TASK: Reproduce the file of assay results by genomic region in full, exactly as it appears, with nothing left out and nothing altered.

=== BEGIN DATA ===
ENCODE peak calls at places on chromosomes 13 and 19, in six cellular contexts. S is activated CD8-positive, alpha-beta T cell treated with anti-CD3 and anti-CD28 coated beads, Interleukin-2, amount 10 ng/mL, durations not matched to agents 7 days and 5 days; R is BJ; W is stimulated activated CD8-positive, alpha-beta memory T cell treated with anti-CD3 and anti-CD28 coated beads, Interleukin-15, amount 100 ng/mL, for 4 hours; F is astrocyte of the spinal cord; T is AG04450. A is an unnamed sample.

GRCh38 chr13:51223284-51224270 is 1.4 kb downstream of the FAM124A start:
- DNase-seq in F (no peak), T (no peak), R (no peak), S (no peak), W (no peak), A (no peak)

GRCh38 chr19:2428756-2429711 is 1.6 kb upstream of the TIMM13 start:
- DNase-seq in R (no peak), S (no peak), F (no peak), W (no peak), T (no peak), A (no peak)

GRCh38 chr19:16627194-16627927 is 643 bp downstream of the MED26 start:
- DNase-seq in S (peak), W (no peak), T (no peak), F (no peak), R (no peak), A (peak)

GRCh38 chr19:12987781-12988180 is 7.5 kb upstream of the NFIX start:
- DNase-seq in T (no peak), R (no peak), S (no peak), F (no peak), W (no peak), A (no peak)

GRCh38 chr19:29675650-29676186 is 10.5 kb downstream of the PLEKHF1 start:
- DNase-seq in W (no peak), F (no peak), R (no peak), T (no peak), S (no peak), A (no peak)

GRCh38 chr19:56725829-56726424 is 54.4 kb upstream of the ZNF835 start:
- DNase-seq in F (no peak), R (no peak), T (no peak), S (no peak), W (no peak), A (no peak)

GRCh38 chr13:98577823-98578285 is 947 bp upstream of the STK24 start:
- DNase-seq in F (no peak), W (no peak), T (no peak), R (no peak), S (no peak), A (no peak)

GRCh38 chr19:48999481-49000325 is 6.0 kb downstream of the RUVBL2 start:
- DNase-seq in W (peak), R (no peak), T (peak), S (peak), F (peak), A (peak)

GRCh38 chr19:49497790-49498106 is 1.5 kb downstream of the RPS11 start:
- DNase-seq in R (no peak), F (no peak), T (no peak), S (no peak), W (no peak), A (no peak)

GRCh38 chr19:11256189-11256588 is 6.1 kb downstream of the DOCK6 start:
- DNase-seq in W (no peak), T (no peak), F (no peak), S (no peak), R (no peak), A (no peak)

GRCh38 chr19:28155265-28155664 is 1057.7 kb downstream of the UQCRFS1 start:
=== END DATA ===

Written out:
ENCODE peak calls at places on chromosomes 13 and 19, in six cellular contexts. S is activated CD8-positive, alpha-beta T cell treated with anti-CD3 and anti-CD28 coated beads, Interleukin-2, amount 10 ng/mL, durations not matched to agents 7 days and 5 days; R is BJ; W is stimulated activated CD8-positive, alpha-beta memory T cell treated with anti-CD3 and anti-CD28 coated beads, Interleukin-15, amount 100 ng/mL, for 4 hours; F is astrocyte of the spinal cord; T is AG04450. A is an unnamed sample.

GRCh38 chr13:51223284-51224270 is 1.4 kb downstream of the FAM124A start:
- DNase-seq in F (no peak), T (no peak), R (no peak), S (no peak), W (no peak), A (no peak)

GRCh38 chr19:2428756-2429711 is 1.6 kb upstream of the TIMM13 start:
- DNase-seq in R (no peak), S (no peak), F (no peak), W (no peak), T (no peak), A (no peak)

GRCh38 chr19:16627194-16627927 is 643 bp downstream of the MED26 start:
- DNase-seq in S (peak), W (no peak), T (no peak), F (no peak), R (no peak), A (peak)

GRCh38 chr19:12987781-12988180 is 7.5 kb upstream of the NFIX start:
- DNase-seq in T (no peak), R (no peak), S (no peak), F (no peak), W (no peak), A (no peak)

GRCh38 chr19:29675650-29676186 is 10.5 kb downstream of the PLEKHF1 start:
- DNase-seq in W (no peak), F (no peak), R (no peak), T (no peak), S (no peak), A (no peak)

GRCh38 chr19:56725829-56726424 is 54.4 kb upstream of the ZNF835 start:
- DNase-seq in F (no peak), R (no peak), T (no peak), S (no peak), W (no peak), A (no peak)

GRCh38 chr13:98577823-98578285 is 947 bp upstream of the STK24 start:
- DNase-seq in F (no peak), W (no peak), T (no peak), R (no peak), S (no peak), A (no peak)

GRCh38 chr19:48999481-49000325 is 6.0 kb downstream of the RUVBL2 start:
- DNase-seq in W (peak), R (no peak), T (peak), S (peak), F (peak), A (peak)

GRCh38 chr19:49497790-49498106 is 1.5 kb downstream of the RPS11 start:
- DNase-seq in R (no peak), F (no peak), T (no peak), S (no peak), W (no peak), A (no peak)

GRCh38 chr19:11256189-11256588 is 6.1 kb downstream of the DOCK6 start:
- DNase-seq in W (no peak), T (no peak), F (no peak), S (no peak), R (no peak), A (no peak)

GRCh38 chr19:28155265-28155664 is 1057.7 kb downstream of the UQCRFS1 start: